“Out with the bath water” is the concept that the baby in utero is sterile. Mom’s microbiota has been found in the cord blood, placenta, and the amniotic fluid in the uterus.2 By the age of 1 year, a breast-fed baby has participated in bacterial “tutoring,” ie, additions to her collection of microbiota that she will colonize for life. Breast milk has been found to contain at least 400 different varieties of mom’s microbiome, including Lactobacillus johnsonii, which is able to digest the human milk oligosaccharides.3 Bifidobacterium, well-populated in the gut of the breast-fed neonate due to the presence of oligosaccharides, is also known as a probiotic bacterium, due to beneficial effects on other intestinal microbiota. Colonization of Bifidobacterium influences early immune development, including IgA production and cytokine responses.4 Regardless of whether the baby is breast- or bottle-fed, during the first year the baby will obtain the diversity of microbiota for her lifetime. So important is this early colonization, that microbiota profiles in the first month of life can predict recurrent wheeze, possible asthma and obesity by school age.5 The breast milk of allergic moms has been reported to contain significantly lower amounts of bifidobacteria compared with noallergic mothers, with infants concurrently having lower counts of bifidobacteria.6 In addition, a sample of each microbiota is carefully hidden in the appendix, used to repopulate if the microbiota population in her gut is somehow wiped out.7
Interactions Between Microbiota, Physiology, and Diet
The concept of microbiota being connected to other systems of the body and not just to pathology of the gastrointestinal tract is becoming more evident. The enteric nervous system connects the gut to the brain and other parts of the body, and the gut-brain connection is influenced by our microbiota. Certain microbiota determine levels of neurotransmitters, as well as endocrine hormones. For example, animal studies have demonstrated that Bifidobacteria infantis increases concentrations of tryptophan, and Lactobacillus rhamnosus decreases stress-induced cortisol, both of which affect anxiety.8,9 Feeding prebiotic fiber to the microbiota helps to decrease anxiety. We are not only what we eat but what our gut bugs eat.
While diversity of gut microbiotia is correlated with health, the balance of the microbiota can be directly affected by the foods that we eat. Candida abundance is strongly and positively associated with recent consumption of carbohydrates, while negatively associated with diets high in amino acids, proteins and fatty acids.10 In a study of 10 subjects, the microbiome composition changed detectably within 24 hours of initiating either a high-fat/low-fiber diet or a low-fat/high-fiber diet.11 Adherence to a Mediterranean diet during pregnancy provides a protective effect against asthma-like symptoms and atopy in childhood.12 Since probiotic supplementation (typically consisting of Lactobacillus and bifidobacteria) hasn’t kept up with the growing research on other beneficial bacterial organisms, a case can be made for taking in a diversity of organisms, including Bacillus species, which is readily available in Europe and now available in the United States, in the form of spores. Bacteria in spore form are absorbed without being killed by the low pH of the stomach.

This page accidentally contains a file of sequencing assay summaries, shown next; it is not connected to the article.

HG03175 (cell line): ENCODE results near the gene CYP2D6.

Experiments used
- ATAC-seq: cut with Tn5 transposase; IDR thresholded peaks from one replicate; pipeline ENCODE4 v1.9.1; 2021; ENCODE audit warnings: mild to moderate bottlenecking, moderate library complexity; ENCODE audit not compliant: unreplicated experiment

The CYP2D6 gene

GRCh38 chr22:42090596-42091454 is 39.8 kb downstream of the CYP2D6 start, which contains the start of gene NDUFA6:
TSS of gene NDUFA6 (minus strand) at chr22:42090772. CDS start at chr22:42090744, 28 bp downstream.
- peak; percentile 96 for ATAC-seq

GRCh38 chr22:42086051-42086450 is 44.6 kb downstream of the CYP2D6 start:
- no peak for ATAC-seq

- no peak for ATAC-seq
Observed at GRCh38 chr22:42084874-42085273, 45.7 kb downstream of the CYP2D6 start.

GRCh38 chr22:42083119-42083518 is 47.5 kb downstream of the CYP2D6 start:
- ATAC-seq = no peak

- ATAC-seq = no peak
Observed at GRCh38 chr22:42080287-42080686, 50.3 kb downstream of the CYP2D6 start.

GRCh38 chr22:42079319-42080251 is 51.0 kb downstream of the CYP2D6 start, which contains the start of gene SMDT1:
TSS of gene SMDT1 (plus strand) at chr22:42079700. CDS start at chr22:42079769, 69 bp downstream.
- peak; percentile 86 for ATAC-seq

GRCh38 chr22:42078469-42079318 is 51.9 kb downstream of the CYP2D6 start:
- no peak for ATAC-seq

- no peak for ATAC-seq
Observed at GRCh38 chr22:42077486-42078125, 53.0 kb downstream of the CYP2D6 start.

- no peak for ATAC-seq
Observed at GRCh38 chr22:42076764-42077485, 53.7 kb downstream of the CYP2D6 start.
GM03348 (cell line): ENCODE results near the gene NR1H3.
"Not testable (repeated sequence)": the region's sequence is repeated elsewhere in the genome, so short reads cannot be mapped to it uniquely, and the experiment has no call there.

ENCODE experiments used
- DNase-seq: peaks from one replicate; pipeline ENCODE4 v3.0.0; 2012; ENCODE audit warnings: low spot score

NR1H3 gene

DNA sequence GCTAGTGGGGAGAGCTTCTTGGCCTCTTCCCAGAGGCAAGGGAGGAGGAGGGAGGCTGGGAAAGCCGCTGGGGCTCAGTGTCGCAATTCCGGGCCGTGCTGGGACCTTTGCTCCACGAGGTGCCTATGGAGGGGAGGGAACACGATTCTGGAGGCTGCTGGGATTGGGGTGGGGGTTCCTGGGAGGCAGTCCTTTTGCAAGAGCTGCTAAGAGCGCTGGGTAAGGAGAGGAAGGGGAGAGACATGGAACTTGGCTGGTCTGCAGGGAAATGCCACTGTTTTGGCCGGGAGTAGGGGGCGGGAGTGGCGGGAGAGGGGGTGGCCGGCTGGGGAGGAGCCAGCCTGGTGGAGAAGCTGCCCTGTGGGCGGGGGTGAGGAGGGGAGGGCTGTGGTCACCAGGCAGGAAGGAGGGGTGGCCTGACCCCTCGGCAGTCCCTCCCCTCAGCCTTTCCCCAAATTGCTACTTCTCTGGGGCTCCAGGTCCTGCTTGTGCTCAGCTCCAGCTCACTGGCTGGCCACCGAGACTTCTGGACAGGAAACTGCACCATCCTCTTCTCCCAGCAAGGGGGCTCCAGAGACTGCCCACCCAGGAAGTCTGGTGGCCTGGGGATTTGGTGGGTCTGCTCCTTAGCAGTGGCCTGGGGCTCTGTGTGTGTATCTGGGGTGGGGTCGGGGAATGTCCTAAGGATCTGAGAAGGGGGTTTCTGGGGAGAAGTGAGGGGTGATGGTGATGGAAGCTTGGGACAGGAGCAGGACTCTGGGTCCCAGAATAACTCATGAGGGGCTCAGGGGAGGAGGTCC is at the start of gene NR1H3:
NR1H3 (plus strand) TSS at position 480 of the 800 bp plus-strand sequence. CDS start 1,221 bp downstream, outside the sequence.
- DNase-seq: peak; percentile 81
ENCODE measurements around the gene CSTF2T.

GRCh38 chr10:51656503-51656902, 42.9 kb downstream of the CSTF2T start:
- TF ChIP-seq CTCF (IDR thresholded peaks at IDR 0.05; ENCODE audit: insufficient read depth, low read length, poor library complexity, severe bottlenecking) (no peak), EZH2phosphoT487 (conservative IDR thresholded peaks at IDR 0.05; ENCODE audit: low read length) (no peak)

Our microbiota influence the secretion of hormones through our largest endocrine system in the body, the enterodendocrine system. Glucagon-like peptide-1 (GLP-1) promotes satiety and weight loss, while glucagon-like peptide-2 (GLP-2) stimulates intestinal glucose transport and reduces gut permeability.13 Soon after bariatric surgery, levels of GLP-1 rise and remain elevated for months; GLP-2 levels also increase after surgery and are detected before weight loss occurs.13 Gastric bypass surgery significantly decreases the level of Firmicutes, while rapidly increasing a proportion of Bacteriodetes. Higher concentrations of Firmicutes compared to Bacteriodetes are found in many individuals with obesity.14
While polymorphisms associated with Phase I and Phase II detoxification enzymes are well known to influence drug and nutrient detoxification, the diversity of microbiota from one individual to the next affects the detoxification. Gut microbiota have been shown to affect the liver’s detoxification capacity without direct contact. Intestinal bacteria produce glycosidases, beta-glucuronidase and sulfatase. Most well known is beta-glucuronidase, which hydrolyses the previously-formed conjugates of Phase II substances, for example estrogen, thereby allowing estrogen to recirculate through the body. Glycosides known to be broken down by the microbiota include: ginsenoside Rb1, crocin, amygdalin, glycyrrhizin and biacalin.15 The half-life of drugs is not only affected by liver detoxification variability but also by deconjugation of conjugated metabolites by the intestinal flora.